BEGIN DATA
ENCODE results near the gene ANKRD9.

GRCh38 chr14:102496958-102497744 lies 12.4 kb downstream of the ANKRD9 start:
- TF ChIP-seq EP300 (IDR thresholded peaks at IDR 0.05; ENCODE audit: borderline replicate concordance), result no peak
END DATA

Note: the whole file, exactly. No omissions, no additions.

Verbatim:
ENCODE results near the gene ANKRD9.

GRCh38 chr14:102496958-102497744 lies 12.4 kb downstream of the ANKRD9 start:
- TF ChIP-seq EP300 (IDR thresholded peaks at IDR 0.05; ENCODE audit: borderline replicate concordance), result no peak